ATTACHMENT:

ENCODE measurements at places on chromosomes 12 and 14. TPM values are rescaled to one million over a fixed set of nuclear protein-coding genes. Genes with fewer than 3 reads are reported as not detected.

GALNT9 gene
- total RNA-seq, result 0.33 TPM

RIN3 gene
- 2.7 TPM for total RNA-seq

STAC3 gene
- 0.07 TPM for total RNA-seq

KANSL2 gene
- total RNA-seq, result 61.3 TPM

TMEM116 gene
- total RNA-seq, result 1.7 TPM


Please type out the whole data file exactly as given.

ENCODE measurements at places on chromosomes 12 and 14. TPM values are rescaled to one million over a fixed set of nuclear protein-coding genes. Genes with fewer than 3 reads are reported as not detected.

GALNT9 gene
- total RNA-seq, result 0.33 TPM

RIN3 gene
- 2.7 TPM for total RNA-seq

STAC3 gene
- 0.07 TPM for total RNA-seq

KANSL2 gene
- total RNA-seq, result 61.3 TPM

TMEM116 gene
- total RNA-seq, result 1.7 TPM